The game officially known simply as Quest for Glory: Shadows of Darkness — Sierra inexplicably dropped the Roman numeral this time and this time only — is indeed often spoken of as the “dark” entry of the series, but that claim strikes me as, at most, relative. My skepticism begins with the unbelievably cheesy subtitle, which put my wife right off the game before she saw more than the title screen. (“Someone should tell those people that darkness doesn’t make shadows…”) Banal subtitles, perhaps (hopefully?) delivered with an implied wink and nudge, had become something of a series trademark by this point — Trial by Fire? The Wages of War? Cliché much? — but this was taking things to a whole other level.

Dr. Brain fans will presumably be pleased to meet his alter ego Dr. Cranium in Quest for Glory IV. (Frankie, for the record, is a female Frankenstein whose “assets” Dr. Cranium very much approves of.)

To speak more substantively (or at least less snarkily), the “dark” aspects of the game come to the fore intermittently at best. I’ve played games which I’ve found genuinely scary; this is not one of them. It certainly includes plenty of horror tropes, but it’s difficult to take any of it all that seriously. This is a game that features Dr. Brain channeling Dr. Frankenstein. It’s a game where you fight a killer rabbit lifted out of Monty Python and the Holy Grail. It’s a game where you win the final battle against the evil wizard by telling him the Ultimate Joke and taking advantage when he collapses into laughter. From the Boris Karloff imitator guarding the gates to the villain’s castle to Igor the hunchbacked gravedigger, this is strictly B-movie horror — or, perhaps better said, a parody of B-movie horror. It’s hard to imagine anyone losing sleep over this game.

In fact, I was so nonplussed by its popularly accepted “dark” label that I asked Corey what he thought about it, and was gratified to find that he at least partially agreed with me:

Maybe a better word would be “unforgiving.” A Quest for Glory III theme is friendship and the need to work together with others. In Quest for Glory IV, we turned that around 180 degrees. The player would start out on his own, mistrusted by everyone. Through the course of the game, he will gradually win people’s trust and once again have allies by the end. This is not an easy theme for players new to the series to handle.

Lori Ann Cole elaborated on the same idea in a contemporary interview:

You’ll be very much alone [in Quest for Glory IV]. In Trial by Fire, you had a lot of friends to help you. You always had a place to go back to to rest. You always had a place of safety until the very end of the game. Once you get into Shadows of Darkness, you’re not going to have any sanctuary. You won’t be able to trust anyone because nobody will trust you.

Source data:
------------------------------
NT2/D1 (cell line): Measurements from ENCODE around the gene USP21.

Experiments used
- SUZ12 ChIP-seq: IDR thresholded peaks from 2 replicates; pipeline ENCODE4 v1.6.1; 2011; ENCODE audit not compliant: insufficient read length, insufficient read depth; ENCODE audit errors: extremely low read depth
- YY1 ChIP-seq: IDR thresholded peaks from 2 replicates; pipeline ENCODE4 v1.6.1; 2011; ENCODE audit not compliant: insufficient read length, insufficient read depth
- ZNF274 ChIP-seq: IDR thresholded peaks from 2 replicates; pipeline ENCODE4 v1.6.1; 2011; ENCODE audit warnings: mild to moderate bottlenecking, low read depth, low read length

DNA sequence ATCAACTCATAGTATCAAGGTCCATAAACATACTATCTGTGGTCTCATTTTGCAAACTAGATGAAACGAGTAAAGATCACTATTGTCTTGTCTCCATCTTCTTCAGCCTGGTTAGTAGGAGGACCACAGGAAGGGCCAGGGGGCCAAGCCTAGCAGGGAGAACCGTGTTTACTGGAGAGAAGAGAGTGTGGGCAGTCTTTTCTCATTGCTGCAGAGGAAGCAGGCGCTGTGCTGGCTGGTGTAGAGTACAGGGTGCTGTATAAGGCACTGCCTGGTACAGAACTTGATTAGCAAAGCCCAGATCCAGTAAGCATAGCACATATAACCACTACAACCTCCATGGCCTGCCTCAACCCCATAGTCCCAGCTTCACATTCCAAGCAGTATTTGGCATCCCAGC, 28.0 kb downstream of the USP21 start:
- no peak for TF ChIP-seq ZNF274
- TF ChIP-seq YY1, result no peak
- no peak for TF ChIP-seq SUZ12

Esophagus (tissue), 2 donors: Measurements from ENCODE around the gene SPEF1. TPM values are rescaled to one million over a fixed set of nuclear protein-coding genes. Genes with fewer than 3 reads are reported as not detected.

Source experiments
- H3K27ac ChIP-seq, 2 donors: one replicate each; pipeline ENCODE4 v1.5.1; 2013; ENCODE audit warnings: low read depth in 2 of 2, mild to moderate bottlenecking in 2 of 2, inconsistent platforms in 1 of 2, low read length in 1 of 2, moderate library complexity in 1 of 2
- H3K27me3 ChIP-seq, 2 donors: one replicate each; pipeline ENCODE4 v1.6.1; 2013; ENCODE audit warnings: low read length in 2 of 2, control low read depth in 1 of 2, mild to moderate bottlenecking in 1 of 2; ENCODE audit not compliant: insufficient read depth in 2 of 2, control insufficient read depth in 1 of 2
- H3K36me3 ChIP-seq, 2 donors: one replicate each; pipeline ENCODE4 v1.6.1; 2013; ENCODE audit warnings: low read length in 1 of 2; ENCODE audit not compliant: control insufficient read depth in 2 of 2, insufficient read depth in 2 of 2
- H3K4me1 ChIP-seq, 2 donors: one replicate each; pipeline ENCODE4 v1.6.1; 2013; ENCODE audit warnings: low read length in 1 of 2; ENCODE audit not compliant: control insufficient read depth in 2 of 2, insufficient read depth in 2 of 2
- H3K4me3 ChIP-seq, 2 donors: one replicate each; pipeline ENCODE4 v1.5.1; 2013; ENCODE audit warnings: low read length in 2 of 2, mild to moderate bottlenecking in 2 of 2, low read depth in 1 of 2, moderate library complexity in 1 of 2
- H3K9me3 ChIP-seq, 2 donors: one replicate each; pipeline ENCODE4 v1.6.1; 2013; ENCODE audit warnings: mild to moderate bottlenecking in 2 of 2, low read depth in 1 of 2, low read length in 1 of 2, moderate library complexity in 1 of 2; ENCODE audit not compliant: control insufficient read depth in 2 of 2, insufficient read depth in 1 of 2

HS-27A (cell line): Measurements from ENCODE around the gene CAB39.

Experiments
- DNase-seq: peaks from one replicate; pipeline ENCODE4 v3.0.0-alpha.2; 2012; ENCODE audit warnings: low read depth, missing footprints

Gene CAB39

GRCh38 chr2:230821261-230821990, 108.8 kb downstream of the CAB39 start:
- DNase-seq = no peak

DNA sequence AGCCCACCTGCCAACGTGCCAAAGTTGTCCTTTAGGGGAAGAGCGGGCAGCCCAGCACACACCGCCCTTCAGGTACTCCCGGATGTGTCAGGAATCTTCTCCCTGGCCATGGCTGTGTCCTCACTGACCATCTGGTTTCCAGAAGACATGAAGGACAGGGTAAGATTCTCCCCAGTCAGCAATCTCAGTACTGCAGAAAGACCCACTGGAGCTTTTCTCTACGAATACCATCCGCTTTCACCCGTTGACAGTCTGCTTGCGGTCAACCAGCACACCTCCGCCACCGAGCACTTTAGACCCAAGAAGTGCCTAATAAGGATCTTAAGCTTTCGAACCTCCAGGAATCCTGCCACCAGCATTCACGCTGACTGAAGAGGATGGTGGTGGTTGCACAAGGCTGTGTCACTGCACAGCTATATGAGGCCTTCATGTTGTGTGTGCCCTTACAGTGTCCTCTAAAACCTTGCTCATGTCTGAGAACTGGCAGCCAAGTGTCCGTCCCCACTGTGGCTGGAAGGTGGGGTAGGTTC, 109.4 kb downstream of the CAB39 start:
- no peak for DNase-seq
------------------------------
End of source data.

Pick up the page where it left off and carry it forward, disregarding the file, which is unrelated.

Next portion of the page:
It’s true that a few subplots here strain toward a gravitas unlike anything else the Coles have ever attempted. In particular, the vampire named Katrina can be singled out as a villain who isn’t just Evil for the sake of it. She’s kidnapped a little girl from the village that is your center of operations, and one of your quests is to rescue her. In the course of doing so, you learn that the kidnapping was motivated by Katrina’s desperate, very human desire for family and companionship in her isolated castle. You end up killing her, of course, but her story is often praised — justifiably on the whole, if sometimes a bit too effusively — as a benchmark for intelligent characterization in games.

Structurally, Quest for Glory IV is most reminiscent of the first game in the series. You arrive in the village of Mordavia, part of a region that goes by the same name, which has been plagued of late by vampires, ghosts, mad scientists, and most of the other inhabitants of the Hammer Horror oeuvre. As you solve the villagers’ considerable collection of problems one by one, they go from being spit-in-your-food hostile to lauding you as the greatest hero in the land. In the best tradition of the series, and in contrast to some of the most commonly voiced complaints about Quest for Glory III, much of the game is nonlinear, and some of it is entirely optional.

The combat system in Quest for Glory IV owes a lot to the Street Fighter franchise of standup-arcade, console, and computer games, which were among the most popular of the era. Corey Cole considers it the best combat engine in the history of the series; opinions among fans are more divided. For those not interested in street-fighting their way through a Quest for Glory game, the Coles did make it possible for the first time to turn on an auto-combat mode.

Sadly, though, the game is nowhere near as playable as Quest for Glory I, II, or to some extent even III. This fault arises not from doing too little but rather from attempting to do too much. At the risk of being accused of psychoanalyzing its designers, I will note that the Coles had clearly been psyching themselves up to make this game for a long time — that, even as it was being pushed back to make room for Quest for Glory III, it had long since come to loom over their conception of the series as the Big Statement. Even when they were giving interviews to promote the finished Quest for Glory III, the conversation would keep drifting into their plans for the fourth game. “It will be a very intense game to design,” said Corey in one of those interviews, a comment that could be taken to reflect either excitement or trepidation — or, more likely, both. This was to be the place where the series departed from being easygoing light fantasy to become something more challenging, both thematically and in terms of its puzzles and other mechanics.